It would be difficult to overstate the historical significance of this date, when John G. Roberts Jr. is sworn to testify at Senate hearings on his nomination to become the nation's 17th chief justice. If he is confirmed, as he is nearly certain to be, Roberts would be the first to replace a justice he clerked for on the Supreme Court. At 50, he would be the second-youngest chief justice in history, behind only John Marshall, whose tenure in the early 1800s established the court's broad authority.
NEWS
July 18, 2006 | By Troy Graham INQUIRER STAFF WRITER
Federal officials had hoped to launch a program in Camden this fall that would encourage wanted criminals to surrender at a Baptist church. Instead, the Camden idea will have to be scrapped, with the loss of thousands of dollars in grant money, because the New Jersey Supreme Court won't allow judges to participate. "There are concerns about having court procedures taking place in any religious facility," said Winnie Comfort, a spokeswoman for the court. Federal officials, who had hoped to copy a successful Cleveland program that netted more than 800 fugitives in four days last summer, are furious at New Jersey's highest jurist.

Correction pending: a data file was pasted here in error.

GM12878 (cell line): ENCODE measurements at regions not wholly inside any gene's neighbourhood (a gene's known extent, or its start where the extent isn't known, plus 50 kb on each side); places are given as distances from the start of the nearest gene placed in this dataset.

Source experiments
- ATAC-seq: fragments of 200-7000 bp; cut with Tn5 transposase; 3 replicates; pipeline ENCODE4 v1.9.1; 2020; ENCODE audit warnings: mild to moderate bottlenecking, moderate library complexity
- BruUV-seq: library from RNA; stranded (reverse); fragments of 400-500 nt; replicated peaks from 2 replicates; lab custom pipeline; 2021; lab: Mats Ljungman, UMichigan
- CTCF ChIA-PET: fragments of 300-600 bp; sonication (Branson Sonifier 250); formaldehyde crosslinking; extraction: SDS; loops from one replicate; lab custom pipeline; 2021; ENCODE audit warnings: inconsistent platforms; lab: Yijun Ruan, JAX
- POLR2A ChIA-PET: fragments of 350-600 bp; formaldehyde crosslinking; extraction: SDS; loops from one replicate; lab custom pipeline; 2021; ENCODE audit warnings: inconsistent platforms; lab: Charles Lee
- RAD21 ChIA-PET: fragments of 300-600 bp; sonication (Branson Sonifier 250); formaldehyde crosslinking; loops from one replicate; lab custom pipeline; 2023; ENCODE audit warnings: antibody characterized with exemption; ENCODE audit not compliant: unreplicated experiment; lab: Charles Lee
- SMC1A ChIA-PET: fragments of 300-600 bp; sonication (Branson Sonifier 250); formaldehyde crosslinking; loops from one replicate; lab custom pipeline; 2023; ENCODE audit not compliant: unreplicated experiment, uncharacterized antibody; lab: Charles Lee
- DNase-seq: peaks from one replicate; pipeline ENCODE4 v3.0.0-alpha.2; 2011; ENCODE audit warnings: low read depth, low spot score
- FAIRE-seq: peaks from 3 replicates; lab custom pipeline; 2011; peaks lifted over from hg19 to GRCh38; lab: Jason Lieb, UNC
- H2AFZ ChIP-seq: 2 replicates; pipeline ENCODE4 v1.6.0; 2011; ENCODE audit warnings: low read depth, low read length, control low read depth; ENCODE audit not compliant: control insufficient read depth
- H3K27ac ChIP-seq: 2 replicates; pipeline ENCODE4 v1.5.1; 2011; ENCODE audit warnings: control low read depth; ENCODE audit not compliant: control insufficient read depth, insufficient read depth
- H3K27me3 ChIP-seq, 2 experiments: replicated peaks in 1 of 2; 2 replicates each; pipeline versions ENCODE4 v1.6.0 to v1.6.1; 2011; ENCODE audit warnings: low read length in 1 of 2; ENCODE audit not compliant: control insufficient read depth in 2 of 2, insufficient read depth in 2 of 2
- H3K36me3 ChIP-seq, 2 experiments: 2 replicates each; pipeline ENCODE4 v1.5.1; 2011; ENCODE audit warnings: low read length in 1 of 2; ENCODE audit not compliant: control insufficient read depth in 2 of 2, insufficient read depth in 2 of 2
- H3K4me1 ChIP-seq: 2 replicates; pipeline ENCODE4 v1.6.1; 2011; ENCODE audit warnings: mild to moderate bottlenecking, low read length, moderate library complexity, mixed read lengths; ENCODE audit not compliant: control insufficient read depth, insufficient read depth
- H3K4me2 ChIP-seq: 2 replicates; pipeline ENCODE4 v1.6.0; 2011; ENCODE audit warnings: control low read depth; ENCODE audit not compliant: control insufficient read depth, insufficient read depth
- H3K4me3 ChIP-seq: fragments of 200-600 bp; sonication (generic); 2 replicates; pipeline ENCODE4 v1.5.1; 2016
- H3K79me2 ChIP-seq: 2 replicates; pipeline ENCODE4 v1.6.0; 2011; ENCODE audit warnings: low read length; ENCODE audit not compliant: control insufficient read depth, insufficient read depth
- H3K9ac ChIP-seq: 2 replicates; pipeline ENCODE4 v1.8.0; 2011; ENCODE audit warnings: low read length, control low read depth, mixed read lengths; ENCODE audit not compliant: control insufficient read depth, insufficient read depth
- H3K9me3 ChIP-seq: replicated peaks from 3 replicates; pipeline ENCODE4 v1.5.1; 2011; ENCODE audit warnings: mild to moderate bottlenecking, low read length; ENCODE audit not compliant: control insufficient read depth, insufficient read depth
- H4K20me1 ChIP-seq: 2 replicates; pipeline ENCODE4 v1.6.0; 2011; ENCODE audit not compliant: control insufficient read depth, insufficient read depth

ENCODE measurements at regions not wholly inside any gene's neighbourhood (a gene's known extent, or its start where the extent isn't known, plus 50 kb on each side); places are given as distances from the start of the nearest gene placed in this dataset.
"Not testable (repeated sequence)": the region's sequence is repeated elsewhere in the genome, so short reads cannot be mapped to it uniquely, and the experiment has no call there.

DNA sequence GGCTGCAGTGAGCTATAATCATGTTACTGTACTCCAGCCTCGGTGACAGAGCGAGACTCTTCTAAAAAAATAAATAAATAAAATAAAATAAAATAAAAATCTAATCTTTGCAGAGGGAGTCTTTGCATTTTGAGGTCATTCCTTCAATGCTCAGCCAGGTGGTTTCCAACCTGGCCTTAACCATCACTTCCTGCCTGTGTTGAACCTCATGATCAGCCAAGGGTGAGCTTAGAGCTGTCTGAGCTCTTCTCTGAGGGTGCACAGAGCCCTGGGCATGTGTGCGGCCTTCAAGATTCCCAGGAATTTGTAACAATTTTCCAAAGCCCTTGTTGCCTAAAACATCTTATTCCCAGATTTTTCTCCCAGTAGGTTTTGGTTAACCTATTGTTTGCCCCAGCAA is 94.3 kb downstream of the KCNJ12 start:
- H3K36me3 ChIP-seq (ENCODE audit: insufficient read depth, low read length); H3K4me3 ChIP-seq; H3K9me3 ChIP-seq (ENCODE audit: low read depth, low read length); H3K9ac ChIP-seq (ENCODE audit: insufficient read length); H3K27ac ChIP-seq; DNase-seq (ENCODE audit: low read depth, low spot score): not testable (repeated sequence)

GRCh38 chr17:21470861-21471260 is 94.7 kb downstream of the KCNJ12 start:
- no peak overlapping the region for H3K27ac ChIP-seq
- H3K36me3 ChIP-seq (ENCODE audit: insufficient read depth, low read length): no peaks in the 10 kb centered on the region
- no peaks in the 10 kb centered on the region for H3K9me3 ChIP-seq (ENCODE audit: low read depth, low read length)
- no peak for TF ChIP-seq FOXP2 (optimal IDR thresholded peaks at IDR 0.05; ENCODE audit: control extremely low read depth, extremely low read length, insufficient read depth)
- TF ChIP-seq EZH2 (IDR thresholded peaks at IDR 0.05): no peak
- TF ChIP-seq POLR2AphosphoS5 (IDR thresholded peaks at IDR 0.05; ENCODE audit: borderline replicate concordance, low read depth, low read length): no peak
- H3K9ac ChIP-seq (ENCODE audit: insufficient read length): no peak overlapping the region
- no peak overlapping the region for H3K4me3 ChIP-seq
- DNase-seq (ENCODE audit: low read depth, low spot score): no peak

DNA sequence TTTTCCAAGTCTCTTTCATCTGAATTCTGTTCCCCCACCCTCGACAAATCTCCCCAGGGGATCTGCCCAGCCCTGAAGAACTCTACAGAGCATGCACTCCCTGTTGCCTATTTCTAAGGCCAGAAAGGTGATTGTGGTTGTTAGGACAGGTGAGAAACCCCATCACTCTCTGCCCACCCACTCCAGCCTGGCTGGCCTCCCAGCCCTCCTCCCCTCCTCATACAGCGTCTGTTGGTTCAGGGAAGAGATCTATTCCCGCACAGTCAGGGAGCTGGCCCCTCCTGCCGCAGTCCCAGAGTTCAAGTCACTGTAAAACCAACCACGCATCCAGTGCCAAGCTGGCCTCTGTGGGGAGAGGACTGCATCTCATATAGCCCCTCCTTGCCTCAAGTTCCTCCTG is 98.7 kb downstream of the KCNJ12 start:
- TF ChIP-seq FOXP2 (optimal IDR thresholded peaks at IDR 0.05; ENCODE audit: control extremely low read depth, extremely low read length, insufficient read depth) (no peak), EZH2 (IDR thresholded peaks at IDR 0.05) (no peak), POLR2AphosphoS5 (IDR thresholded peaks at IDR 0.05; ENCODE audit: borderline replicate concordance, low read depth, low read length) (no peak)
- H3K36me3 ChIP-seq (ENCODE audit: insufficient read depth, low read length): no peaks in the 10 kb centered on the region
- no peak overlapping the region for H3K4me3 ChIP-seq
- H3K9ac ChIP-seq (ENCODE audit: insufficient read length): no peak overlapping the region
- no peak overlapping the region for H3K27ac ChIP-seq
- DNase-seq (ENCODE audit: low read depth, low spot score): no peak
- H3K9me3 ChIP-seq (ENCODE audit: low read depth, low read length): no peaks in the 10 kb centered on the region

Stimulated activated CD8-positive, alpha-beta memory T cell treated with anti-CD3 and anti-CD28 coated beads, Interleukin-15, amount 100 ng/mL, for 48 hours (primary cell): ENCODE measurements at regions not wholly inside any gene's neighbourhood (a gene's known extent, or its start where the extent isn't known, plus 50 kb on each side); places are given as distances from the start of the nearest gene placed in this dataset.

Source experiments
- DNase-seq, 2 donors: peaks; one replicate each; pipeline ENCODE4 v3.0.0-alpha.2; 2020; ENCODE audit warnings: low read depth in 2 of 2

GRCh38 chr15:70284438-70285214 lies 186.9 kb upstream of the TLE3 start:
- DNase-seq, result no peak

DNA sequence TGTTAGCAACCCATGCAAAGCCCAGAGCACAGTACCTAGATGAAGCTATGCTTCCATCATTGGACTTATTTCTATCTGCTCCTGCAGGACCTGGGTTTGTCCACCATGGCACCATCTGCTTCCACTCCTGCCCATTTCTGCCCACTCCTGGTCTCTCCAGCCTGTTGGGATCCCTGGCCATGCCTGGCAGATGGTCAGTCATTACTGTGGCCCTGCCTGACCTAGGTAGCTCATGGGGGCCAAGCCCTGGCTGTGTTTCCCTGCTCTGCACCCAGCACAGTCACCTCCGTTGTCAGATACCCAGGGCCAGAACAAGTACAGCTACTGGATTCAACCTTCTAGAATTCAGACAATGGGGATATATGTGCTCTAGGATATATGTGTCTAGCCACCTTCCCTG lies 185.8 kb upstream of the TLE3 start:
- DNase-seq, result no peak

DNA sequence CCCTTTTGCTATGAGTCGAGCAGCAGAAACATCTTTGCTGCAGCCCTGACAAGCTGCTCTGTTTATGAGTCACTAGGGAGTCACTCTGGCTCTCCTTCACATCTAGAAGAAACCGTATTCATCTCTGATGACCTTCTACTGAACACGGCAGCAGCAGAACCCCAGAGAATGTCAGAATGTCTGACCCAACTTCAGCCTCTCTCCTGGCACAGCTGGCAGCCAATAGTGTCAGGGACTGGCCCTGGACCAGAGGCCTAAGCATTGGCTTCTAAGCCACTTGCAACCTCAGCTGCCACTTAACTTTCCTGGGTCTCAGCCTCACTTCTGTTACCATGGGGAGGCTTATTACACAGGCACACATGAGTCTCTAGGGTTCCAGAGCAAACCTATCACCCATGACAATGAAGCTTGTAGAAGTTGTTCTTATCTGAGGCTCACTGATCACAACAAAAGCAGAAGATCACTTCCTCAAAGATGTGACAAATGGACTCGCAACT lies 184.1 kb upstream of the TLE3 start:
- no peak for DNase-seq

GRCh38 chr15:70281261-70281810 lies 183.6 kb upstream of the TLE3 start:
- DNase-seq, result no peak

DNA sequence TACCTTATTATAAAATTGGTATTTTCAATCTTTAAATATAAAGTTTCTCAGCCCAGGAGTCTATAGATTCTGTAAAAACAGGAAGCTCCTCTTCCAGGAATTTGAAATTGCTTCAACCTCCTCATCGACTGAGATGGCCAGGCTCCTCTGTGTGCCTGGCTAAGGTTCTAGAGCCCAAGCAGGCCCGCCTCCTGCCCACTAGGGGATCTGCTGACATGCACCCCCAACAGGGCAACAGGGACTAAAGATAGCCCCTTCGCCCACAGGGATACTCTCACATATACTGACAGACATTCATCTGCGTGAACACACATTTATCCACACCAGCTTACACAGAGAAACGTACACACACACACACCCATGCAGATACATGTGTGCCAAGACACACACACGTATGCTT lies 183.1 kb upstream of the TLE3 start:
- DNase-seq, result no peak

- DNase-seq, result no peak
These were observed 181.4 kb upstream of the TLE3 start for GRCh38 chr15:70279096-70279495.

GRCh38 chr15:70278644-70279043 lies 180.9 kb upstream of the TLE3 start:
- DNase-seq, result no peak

NEWS
March 19, 1996 | By Emilie Lounsberry, INQUIRER STAFF WRITER
Pennsylvania Supreme Court Chief Justice Robert N.C. Nix Jr. said yesterday that he was moving up his retirement date to the end of July, when he expects to have completed work on remaining court matters. "I'm going to miss it. . . . but I feel very gratified. I think I've done what I anticipated trying to do when I took office," said Nix, who has been chief justice since 1984. Earlier this month, Nix, 67, said he planned to retire by the end of the year. But yesterday, Nix said in an interview that he had decided to move up the date to July 31 after reassessing his workload and concluding that he could have that work wrapped up sooner than he had anticipated.